Bishop Roy E. Brown's Widow Says She Was Promised $2.5M Church House, 'Traumatized' by Eviction Notice

Paula Scarlett-Brown, Pilgrim Church
Paula Scarlett-Brown (R) and the $ 2.5 million home located in Flatbush, Brooklyn, owned by Pilgrim Church. |

NEW YORK — Paula Scarlett-Brown, the widow of Pilgrim Assemblies International founder Archbishop Roy E. Brown, says she has been "traumatized" by the manner in which she was asked to leave the $2.5 million church-owned house her late husband once promised would be hers.

The widow broke her silence Tuesday for the first time since she was served a 10-day notice on Aug. 15 to vacate the $2.5 million home she shared with her late husband for more than two decades in Flatbush, Brooklyn. The house is owned by Pilgrim Baptist Church.

Speaking in an interview on "Larry Reid Live," the soft-spoken Scarlett-Brown said while she doesn't intend to fight the church for the house, she wasn't happy with the way she was asked to leave via an eviction notice that was placed on the front door of her residence.

"I was shocked, I was disappointed, I was traumatized. I couldn't believe it. I was like, what is this?" she told Reid about her initial reaction after finding the eviction notice stuck to the front door of the house.

Scarlett-Brown said on Aug. 6, about two months after her husband died, the church requested a meeting but then backed out of it when she appeared with an attorney. The board of Pilgrim Baptist Church then went on to meet on Aug. 12 and no one indicated that they needed her to leave immediately.

She said that prior to the posting of the eviction notice, she had also been attending weekly services at the Brooklyn church led by Pastor De΄Bora Annette Crowe.

"They had plenty of days to share with me [to say] we need you out. ... I thought it would have been more compassionate and more humane to take me aside and say, 'you know what Paula, we need you to move out of the house as soon as you can.' But it would have been nice to say, 'stay there as long as you can.' But I didn't get either one. I just got a letter in the door," the widow said.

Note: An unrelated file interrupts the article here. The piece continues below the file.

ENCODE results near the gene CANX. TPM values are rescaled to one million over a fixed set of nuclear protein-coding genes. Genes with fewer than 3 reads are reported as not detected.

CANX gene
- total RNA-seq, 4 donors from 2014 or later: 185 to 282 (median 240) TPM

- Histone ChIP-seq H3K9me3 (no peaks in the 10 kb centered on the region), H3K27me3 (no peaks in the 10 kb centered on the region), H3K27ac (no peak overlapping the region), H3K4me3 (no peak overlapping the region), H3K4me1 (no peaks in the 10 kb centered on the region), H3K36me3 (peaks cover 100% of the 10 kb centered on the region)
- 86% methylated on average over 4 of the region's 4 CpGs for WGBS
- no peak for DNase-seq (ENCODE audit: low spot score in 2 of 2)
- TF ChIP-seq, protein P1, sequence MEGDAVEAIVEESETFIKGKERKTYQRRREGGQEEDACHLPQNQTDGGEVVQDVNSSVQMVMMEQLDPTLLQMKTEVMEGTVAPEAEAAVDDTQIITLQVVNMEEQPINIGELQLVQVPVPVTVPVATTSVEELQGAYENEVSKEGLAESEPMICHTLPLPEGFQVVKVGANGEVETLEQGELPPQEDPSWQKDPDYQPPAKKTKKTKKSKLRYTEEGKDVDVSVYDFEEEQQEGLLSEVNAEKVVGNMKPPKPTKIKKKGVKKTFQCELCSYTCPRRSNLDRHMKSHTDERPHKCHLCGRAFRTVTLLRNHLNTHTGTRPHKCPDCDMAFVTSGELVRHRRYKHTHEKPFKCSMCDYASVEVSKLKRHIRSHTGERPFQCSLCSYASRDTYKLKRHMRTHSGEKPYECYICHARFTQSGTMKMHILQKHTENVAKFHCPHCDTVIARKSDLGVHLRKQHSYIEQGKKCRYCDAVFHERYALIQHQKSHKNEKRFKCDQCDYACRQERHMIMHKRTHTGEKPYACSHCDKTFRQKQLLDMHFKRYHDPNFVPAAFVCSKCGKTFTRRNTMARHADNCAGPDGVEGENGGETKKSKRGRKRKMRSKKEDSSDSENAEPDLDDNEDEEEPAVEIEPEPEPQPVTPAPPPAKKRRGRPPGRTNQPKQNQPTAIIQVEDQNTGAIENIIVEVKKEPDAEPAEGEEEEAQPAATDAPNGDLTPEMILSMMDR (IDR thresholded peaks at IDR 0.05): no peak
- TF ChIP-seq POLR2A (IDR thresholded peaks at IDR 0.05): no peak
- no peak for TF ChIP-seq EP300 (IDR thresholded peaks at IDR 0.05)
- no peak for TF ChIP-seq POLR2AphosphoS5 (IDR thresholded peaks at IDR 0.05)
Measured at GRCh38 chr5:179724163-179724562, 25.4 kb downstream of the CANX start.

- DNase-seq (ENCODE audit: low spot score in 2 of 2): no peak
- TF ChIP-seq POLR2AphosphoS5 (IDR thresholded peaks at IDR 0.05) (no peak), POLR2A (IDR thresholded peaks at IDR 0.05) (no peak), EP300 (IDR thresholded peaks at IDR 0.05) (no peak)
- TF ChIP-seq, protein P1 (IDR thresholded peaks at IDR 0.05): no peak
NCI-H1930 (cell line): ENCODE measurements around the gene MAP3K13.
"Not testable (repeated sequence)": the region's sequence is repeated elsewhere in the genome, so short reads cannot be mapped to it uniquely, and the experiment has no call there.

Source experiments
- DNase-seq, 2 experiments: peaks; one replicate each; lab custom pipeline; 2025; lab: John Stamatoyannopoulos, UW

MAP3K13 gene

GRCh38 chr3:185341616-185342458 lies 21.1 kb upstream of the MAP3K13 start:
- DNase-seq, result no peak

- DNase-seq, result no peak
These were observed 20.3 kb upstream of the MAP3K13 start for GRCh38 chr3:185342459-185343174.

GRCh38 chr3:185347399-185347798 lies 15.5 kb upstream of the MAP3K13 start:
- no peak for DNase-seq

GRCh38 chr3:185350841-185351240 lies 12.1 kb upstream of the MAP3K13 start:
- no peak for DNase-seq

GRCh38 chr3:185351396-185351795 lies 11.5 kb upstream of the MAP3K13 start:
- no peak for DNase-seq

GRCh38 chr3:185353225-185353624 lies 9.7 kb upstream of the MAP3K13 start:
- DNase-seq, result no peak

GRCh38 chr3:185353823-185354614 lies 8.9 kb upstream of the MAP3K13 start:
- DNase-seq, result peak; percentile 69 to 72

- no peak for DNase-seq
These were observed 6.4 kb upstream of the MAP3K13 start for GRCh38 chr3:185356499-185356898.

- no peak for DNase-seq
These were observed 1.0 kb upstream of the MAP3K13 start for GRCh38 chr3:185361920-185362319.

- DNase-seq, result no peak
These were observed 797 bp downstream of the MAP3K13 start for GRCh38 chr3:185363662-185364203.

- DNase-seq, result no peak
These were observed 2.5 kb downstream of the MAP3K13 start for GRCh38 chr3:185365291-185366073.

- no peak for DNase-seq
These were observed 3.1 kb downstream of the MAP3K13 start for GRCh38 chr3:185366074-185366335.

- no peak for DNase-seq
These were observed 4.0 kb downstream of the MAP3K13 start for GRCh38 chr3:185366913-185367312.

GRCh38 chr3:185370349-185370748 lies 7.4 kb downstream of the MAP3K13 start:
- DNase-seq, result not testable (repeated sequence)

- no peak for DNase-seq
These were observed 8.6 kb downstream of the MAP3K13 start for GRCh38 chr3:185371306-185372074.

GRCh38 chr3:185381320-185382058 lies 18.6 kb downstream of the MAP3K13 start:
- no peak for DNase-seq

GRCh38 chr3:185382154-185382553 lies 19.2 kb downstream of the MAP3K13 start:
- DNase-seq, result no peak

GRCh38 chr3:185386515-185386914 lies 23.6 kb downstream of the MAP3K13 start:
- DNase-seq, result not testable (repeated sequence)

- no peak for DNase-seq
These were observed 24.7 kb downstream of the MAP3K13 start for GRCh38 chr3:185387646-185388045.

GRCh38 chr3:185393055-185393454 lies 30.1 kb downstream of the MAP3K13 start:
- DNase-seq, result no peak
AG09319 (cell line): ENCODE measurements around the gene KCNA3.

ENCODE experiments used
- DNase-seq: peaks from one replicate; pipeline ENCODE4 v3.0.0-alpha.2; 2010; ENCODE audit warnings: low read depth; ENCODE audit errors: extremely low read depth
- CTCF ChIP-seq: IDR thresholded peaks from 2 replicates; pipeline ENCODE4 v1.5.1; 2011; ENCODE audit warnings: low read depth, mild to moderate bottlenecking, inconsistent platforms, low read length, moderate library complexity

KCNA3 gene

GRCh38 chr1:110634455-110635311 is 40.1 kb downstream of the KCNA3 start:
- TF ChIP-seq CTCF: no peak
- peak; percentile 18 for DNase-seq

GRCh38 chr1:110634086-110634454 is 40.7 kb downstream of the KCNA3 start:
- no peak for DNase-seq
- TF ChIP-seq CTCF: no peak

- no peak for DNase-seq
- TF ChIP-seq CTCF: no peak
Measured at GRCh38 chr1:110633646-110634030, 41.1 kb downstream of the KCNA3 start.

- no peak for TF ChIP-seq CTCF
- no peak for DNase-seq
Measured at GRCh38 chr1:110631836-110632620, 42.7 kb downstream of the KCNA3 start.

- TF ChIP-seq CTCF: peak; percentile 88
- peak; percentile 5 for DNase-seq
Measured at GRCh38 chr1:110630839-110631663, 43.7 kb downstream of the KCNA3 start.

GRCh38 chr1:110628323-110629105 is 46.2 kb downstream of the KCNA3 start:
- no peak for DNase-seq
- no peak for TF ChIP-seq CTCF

She said her late husband, whom she was married to for 23 years until his death on June 2, had publicly promised that the house would be hers in the event of his death.

"In the beginning of the marriage he did stand in the pulpit and tell the people: 'If something happens to me, Paula gets that house. My wife is taken care of. No one has to take care of my wife. I've got it. My wife gets the house.' If you talk to several of the congregants they will tell you that. That's not made up," said the widow who is Brown's third wife.

She revealed that Brown, who was 20 years her senior, became ill in 2005 and eventually lost both of his legs and she became his caretaker after she had served for a time as a stay-at-home wife at his request.

Scarlett-Brown alleged that sometime in 2016, after certain members of the church spread rumors that she was having an affair, her late husband transferred the house to the church and officials warned her then that if he died she would have 30 days to get out.

"I don't know what happened in 2016. There were people that were telling my husband all kinds of things and allegations and innuendo, and causing all kinds of discord amongst us as a couple as well as among the brethren," she said.